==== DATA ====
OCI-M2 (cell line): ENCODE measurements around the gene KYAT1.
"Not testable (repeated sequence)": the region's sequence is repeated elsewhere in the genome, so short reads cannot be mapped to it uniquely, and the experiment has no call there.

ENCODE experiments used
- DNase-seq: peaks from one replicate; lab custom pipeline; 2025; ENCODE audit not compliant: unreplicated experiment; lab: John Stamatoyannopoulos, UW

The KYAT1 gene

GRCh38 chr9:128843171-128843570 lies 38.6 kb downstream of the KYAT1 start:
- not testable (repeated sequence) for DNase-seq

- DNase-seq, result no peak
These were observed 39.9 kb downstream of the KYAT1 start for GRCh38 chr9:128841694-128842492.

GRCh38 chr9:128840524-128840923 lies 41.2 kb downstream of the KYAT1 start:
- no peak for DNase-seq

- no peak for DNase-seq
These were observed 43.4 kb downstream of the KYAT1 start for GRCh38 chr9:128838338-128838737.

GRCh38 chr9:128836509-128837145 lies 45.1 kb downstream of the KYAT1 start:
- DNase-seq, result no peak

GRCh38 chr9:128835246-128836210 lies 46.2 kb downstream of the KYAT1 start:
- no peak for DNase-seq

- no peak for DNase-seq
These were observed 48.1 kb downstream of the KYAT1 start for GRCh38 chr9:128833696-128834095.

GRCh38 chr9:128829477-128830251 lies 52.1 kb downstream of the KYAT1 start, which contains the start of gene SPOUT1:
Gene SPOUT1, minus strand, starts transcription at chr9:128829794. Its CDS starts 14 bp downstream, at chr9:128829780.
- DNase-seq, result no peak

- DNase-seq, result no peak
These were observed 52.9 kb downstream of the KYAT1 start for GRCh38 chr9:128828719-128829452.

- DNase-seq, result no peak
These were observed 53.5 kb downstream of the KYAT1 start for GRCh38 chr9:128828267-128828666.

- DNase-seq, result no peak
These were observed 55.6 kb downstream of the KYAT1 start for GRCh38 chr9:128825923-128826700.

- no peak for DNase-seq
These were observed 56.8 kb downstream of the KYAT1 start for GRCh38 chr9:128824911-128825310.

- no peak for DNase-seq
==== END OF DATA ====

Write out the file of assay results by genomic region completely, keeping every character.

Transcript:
OCI-M2 (cell line): ENCODE measurements around the gene KYAT1.
"Not testable (repeated sequence)": the region's sequence is repeated elsewhere in the genome, so short reads cannot be mapped to it uniquely, and the experiment has no call there.

ENCODE experiments used
- DNase-seq: peaks from one replicate; lab custom pipeline; 2025; ENCODE audit not compliant: unreplicated experiment; lab: John Stamatoyannopoulos, UW

The KYAT1 gene

GRCh38 chr9:128843171-128843570 lies 38.6 kb downstream of the KYAT1 start:
- not testable (repeated sequence) for DNase-seq

- DNase-seq, result no peak
These were observed 39.9 kb downstream of the KYAT1 start for GRCh38 chr9:128841694-128842492.

GRCh38 chr9:128840524-128840923 lies 41.2 kb downstream of the KYAT1 start:
- no peak for DNase-seq

- no peak for DNase-seq
These were observed 43.4 kb downstream of the KYAT1 start for GRCh38 chr9:128838338-128838737.

GRCh38 chr9:128836509-128837145 lies 45.1 kb downstream of the KYAT1 start:
- DNase-seq, result no peak

GRCh38 chr9:128835246-128836210 lies 46.2 kb downstream of the KYAT1 start:
- no peak for DNase-seq

- no peak for DNase-seq
These were observed 48.1 kb downstream of the KYAT1 start for GRCh38 chr9:128833696-128834095.

GRCh38 chr9:128829477-128830251 lies 52.1 kb downstream of the KYAT1 start, which contains the start of gene SPOUT1:
Gene SPOUT1, minus strand, starts transcription at chr9:128829794. Its CDS starts 14 bp downstream, at chr9:128829780.
- DNase-seq, result no peak

- DNase-seq, result no peak
These were observed 52.9 kb downstream of the KYAT1 start for GRCh38 chr9:128828719-128829452.

- DNase-seq, result no peak
These were observed 53.5 kb downstream of the KYAT1 start for GRCh38 chr9:128828267-128828666.

- DNase-seq, result no peak
These were observed 55.6 kb downstream of the KYAT1 start for GRCh38 chr9:128825923-128826700.

- no peak for DNase-seq
These were observed 56.8 kb downstream of the KYAT1 start for GRCh38 chr9:128824911-128825310.

- no peak for DNase-seq